by Jim Glennon
01 July, 2022
Published July 1, 2022
Whether you’ve just made the move to delivering mandatory, or you’ve been hedging and delivering mandatory for years – it’s always worthwhile to stop and consider your TBA trading strategies, processes and counterparties. While each lender is unique, all of us are aiming to trade for optimal execution and minimal risk. It’s essential to build and maintain a roster of dealers who facilitate maximization of liquidity, execution and flexibility.
Selecting Dealers and Managing Relationships
Before trading, consider whether you’re working with the best possible set of dealers. In general, there are two types of dealers who work with mortgage banks:
- Regional brokers: Offer great liquidity and flexibility; can often provide credit to lenders of any net worth
- Primary dealers: Often banks or investment banks that require a higher net worth; may provide higher average price levels, because their perceived counterparty risk is lower, and they are likely to be working with larger trades
Some lenders are limited in the variety of dealers they can use, while others have more options. Your capital markets team should confer with your advisor and consider the items below when choosing dealers. The Optimal Blue account management team also discusses these topics with clients periodically to help them maximize their TBA management and trading program effectiveness.
Considerations when choosing dealers:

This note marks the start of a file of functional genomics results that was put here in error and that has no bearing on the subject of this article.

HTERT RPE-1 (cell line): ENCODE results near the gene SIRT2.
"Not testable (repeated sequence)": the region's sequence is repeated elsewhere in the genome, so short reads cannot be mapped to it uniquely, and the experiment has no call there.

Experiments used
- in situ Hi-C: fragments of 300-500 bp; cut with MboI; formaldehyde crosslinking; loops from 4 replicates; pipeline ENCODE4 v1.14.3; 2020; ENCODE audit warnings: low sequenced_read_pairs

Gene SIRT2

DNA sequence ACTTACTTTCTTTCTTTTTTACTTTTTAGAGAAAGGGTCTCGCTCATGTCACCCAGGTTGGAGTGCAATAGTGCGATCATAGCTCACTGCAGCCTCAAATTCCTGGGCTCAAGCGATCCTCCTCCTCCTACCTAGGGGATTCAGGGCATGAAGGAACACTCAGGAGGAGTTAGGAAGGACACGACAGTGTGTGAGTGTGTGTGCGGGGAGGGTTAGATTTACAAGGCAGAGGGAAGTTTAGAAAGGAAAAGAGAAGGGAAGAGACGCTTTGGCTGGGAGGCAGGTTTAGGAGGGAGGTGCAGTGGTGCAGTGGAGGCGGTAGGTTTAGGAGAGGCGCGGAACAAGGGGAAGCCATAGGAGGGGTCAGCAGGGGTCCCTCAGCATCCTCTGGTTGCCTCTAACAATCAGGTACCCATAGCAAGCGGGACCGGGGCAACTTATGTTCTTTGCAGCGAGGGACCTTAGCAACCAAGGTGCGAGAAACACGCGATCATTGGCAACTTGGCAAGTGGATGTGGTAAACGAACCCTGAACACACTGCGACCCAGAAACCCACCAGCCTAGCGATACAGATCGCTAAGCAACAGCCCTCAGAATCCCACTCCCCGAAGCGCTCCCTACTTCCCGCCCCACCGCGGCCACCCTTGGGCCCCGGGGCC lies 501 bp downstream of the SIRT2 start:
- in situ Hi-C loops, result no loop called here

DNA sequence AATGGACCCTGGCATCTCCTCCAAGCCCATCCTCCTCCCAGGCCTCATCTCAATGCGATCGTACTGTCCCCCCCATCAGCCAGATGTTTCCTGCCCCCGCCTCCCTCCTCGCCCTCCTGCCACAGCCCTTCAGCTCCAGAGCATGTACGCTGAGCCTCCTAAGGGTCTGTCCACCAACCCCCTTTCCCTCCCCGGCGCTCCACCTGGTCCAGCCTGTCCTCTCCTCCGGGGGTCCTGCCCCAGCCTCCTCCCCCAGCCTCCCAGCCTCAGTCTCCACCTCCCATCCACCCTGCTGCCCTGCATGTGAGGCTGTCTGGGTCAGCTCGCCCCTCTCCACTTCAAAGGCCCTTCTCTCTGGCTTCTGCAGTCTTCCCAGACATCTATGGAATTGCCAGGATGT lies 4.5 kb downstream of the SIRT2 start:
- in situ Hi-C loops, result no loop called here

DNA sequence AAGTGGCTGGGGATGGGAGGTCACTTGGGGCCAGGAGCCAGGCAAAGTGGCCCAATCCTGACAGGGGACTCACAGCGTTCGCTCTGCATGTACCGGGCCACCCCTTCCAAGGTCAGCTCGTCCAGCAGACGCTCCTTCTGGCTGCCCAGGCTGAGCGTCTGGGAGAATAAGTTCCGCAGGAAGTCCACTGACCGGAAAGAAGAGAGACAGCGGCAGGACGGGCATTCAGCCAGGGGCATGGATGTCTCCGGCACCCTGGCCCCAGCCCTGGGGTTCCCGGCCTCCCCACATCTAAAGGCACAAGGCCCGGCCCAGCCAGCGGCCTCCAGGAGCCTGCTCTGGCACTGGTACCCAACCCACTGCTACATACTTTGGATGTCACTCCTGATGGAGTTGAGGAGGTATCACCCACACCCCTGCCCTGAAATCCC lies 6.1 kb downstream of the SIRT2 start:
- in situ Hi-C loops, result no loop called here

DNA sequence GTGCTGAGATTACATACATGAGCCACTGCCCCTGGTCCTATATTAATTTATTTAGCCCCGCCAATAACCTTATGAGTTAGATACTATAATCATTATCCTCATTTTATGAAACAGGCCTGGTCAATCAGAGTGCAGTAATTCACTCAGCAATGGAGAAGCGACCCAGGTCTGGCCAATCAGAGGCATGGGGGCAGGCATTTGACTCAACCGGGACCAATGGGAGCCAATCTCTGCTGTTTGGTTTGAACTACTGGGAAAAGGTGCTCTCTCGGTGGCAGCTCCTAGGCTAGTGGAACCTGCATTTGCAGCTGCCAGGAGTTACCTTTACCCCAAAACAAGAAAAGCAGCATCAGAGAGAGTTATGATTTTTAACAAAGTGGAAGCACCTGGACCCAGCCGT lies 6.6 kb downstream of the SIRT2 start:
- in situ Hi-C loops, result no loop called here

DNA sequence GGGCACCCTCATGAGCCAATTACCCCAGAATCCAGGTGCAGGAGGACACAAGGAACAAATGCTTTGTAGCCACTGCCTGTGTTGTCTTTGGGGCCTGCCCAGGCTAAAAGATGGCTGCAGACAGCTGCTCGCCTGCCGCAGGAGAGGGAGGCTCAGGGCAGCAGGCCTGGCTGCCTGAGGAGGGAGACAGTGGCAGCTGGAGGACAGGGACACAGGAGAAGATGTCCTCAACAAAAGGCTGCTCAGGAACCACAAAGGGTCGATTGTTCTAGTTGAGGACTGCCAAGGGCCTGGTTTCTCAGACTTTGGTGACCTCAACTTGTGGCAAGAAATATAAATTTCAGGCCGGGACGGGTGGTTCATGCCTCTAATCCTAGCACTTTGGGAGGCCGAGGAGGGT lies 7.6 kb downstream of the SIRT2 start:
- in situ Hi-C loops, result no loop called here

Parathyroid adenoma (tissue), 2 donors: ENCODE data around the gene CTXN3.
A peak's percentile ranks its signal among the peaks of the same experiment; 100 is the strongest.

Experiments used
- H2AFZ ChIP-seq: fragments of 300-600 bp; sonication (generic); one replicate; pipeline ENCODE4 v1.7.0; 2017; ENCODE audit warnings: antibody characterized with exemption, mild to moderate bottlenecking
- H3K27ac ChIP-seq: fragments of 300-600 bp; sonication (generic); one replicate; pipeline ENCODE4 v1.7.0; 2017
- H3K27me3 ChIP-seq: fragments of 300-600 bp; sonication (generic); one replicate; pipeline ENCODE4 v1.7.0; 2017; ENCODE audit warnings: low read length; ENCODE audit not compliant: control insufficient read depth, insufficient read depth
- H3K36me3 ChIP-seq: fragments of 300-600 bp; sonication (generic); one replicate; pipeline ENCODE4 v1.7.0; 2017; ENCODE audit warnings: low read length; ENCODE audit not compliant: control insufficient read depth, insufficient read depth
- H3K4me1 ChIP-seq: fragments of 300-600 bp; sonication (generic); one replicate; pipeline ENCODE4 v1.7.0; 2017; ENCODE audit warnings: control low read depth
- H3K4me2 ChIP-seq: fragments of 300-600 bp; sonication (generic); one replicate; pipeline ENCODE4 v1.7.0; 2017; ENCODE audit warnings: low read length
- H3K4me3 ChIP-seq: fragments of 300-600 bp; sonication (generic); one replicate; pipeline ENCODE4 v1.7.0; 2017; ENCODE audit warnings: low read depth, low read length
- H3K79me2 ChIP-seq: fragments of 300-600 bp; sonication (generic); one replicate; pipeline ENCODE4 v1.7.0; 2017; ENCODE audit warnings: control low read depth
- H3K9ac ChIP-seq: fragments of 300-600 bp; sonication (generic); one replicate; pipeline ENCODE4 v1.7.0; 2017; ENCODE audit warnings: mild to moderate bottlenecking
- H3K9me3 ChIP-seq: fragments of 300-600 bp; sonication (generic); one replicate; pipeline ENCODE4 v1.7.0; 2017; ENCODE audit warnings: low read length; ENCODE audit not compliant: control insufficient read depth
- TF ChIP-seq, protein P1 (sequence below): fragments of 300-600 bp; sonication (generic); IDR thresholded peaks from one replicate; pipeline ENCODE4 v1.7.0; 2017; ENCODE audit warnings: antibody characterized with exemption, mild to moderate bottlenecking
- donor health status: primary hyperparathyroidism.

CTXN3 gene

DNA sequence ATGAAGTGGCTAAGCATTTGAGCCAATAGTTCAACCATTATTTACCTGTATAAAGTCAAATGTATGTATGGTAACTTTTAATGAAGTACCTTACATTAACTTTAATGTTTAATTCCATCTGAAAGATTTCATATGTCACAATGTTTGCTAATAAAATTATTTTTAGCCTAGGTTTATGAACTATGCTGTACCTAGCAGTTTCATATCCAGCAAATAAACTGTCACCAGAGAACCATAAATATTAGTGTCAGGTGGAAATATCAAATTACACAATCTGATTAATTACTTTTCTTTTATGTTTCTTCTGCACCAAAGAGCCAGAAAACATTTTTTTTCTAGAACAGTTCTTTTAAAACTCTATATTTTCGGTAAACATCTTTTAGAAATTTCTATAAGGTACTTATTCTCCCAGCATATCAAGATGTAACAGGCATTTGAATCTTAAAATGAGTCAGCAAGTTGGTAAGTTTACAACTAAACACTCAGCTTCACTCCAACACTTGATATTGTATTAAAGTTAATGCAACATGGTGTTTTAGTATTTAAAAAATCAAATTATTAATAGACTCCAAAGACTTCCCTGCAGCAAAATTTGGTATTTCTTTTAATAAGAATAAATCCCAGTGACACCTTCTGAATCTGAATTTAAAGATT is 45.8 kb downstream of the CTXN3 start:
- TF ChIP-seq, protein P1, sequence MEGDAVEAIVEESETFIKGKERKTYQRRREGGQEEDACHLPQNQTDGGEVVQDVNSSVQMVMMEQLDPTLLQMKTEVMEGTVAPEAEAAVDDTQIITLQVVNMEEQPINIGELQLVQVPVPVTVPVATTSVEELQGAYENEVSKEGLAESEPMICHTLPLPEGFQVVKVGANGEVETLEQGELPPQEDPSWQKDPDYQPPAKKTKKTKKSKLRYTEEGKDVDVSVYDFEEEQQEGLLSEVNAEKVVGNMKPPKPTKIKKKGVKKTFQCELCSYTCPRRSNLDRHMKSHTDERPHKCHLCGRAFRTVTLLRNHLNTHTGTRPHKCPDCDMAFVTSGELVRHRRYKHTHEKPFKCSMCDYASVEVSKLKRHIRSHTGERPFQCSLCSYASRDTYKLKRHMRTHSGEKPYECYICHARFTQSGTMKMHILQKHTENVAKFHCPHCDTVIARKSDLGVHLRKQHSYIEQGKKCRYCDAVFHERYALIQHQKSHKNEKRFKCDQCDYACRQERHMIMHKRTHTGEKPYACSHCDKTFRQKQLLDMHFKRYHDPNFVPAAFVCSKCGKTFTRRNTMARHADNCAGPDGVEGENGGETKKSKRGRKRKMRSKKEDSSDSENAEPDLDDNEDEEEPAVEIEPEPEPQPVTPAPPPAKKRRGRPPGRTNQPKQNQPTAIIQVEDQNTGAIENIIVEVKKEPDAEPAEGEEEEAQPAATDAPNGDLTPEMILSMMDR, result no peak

- Net worth: Every dealer requires a minimum net worth, which varies by dealer. Regional brokers often work with lenders with equity as low as $2 million, whereas primary dealers require, $7 million, $15 million or more than $20 million.
- Whether the lender is selling pools: Some dealers offer far more liquidity for pool sales, while others are more focused on TBA business. If the lender is selling pools, it’s best to build a stable of regional brokers who have a deep list of third parties looking to buy certain types of pools. A few primary dealers are also recommended to round out the roster.
- Electronic trading: Most primary dealers can trade with a lender or hedge advisor via Tradeweb or Bloomberg. In this context, electronic trading can be a great tool to make the process faster, more accurate and even to increase execution. A growing number of regional brokers are joining this trend. There are also some dealer-specific portals that have come online recently, which can be an excellent supplement to phone trading. If choosing a third-party platform, the key is to avoid a platform that may limit the selection of counterparties available to you, and/or that charges substantial fees to you or your broker-dealers.